Experts: Newspaper as Crime-Fighting Tool May Tread Dangerous Ground
SEMINOLE, Fla. (AP) _ ″Murders-Rape-Abuse-DUI’s-Drugs-Shoplifting-More.″
A retrospective of summer films? No, it’s the subheading for the prototype of The Informer, a new Florida newspaper promising crime stories and no glory.
Fed up with big-city newspapers missing all but the most sensational crimes, a Florida man is publishing a tabloid listing every local arrest, including those for alleged shoplifting and drunken-driving, as well as murder.
The Informer plans to fight crime by filling pages with a blotter-style listing of every suspect - even though they’re innocent until proven guilty.
″This is going to be a deterrent,″ said publisher Ray Aden. ″What is happening is the great majority of people violating our laws are not known - to their neighbors, their bosses, sometimes even their family.″
″But nobody wants to get their name in the paper.″
Some daily newspapers already print crime blotter information. There’s nothing unlawful about printing arrests from the public record. But civil libertarians and attorneys say the tabloid is treading dangerous legal ground and could trample the rights of the accused.
From a small office in this St. Petersburg suburb, Aden and a handful of employees are busy preparing for the Oct. 3 premiere of the twice-monthly, 89- cent publication.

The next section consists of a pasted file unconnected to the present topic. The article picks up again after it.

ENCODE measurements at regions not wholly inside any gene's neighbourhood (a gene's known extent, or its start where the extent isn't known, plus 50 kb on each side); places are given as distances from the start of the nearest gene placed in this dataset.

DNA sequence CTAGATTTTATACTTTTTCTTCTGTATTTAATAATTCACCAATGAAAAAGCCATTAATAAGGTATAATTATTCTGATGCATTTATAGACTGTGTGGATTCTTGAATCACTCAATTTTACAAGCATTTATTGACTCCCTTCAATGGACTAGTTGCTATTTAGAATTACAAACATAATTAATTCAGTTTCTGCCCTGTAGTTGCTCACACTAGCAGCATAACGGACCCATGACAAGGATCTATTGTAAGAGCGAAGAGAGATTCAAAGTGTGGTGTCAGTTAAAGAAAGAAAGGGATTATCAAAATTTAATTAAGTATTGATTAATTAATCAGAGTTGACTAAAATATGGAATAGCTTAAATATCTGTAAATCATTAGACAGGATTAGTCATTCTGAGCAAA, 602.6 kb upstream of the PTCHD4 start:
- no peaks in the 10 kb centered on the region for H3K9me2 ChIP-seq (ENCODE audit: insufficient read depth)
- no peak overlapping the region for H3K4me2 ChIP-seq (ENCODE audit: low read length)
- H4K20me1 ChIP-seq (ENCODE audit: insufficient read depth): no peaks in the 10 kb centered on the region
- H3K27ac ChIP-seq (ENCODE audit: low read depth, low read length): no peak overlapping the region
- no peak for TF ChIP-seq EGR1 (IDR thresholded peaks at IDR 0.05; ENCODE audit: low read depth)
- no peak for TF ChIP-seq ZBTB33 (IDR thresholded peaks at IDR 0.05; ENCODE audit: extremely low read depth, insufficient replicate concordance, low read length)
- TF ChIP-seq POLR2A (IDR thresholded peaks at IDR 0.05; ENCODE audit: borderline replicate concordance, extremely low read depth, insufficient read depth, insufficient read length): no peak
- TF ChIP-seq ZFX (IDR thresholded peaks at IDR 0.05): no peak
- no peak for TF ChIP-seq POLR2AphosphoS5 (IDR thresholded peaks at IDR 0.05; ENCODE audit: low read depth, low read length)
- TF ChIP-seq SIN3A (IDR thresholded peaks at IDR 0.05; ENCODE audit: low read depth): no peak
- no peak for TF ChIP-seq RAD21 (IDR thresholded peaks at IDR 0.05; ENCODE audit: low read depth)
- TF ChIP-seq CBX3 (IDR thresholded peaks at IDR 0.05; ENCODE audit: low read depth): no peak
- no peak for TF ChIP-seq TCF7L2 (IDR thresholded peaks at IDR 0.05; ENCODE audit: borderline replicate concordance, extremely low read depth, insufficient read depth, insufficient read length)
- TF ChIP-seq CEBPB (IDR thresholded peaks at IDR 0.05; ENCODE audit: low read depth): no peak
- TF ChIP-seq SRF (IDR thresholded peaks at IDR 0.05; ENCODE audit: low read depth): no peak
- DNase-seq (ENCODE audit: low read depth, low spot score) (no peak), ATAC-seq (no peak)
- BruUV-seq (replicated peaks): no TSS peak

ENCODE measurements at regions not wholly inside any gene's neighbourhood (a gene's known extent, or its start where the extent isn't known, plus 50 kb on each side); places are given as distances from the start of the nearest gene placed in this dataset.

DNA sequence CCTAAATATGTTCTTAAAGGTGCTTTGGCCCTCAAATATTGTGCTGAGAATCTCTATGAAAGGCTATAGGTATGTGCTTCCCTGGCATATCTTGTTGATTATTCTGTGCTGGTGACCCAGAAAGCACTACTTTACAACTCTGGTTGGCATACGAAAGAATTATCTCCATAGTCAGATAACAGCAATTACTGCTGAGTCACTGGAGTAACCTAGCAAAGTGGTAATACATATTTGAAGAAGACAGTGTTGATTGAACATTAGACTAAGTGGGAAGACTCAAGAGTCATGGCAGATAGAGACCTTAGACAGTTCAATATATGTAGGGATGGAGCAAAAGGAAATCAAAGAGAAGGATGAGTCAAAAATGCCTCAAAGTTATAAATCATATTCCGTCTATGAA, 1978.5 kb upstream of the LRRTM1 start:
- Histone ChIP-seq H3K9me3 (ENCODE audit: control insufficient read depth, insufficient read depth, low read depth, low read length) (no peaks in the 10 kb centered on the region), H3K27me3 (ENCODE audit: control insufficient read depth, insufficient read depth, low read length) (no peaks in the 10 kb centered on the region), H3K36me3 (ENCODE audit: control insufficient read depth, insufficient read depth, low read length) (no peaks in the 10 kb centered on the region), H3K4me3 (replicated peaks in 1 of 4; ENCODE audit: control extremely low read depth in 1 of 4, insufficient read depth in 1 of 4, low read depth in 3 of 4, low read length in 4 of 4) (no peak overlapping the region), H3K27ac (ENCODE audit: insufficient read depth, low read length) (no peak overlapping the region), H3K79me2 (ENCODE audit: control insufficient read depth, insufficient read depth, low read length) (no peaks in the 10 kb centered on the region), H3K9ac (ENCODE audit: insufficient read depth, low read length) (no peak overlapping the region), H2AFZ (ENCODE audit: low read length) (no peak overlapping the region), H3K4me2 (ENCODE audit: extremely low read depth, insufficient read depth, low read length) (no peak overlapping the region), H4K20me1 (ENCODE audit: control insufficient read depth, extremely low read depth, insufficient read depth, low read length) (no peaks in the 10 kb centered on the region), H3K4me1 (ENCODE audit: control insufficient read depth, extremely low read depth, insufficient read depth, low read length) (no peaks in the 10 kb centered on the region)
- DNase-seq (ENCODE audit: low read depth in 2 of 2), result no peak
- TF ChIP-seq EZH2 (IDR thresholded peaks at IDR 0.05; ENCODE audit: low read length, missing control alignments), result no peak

Aden, a 70-year-old marketing analyst, has spent nine months and more than $150,000 getting ready to print the paper slated to be about half advertising and half listings of arrests, along with articles such as ″How To Deal With Obscene Phone Calls.″
The area’s big dailies report only a few arrests a day, focusing on major murders and drug busts. But each issue of The Informer is designed to bulge up to 48 pages and list hundreds of arrests in St. Petersburg, Clearwater and surrounding Pinellas County communities.
All of them list only the standard booking information: name, address, age and arresting charge.
″We’re not crime reporting or editorializing - that’s not the concept,″ Aden said. ″We give the community information. ... It probably will evolve into more area crime watches, which will benefit the community.″
And on every page, beneath boldface headers reading ″Domestic Violence″ and ″Shoplifting″ disclaimers in the newspaper’s tiniest type read, ″Note: being arrested does not mean the person is guilty.″
″They have an absolute right to print arrests,″ said Robyn Blumner, executive director of the American Civil Liberties Union in Florida. ″But I would only hope the public is smart enough to know that arrests by themselves are legally irrelevant.″
Patricia Anderson, a libel attorney whose clients include the St. Petersburg Times, said publishing arrests is fine, but they had better be accurate.
″One wrong first name or one wrong middle initial and you could have a big lawsuit on your hands,″ she said.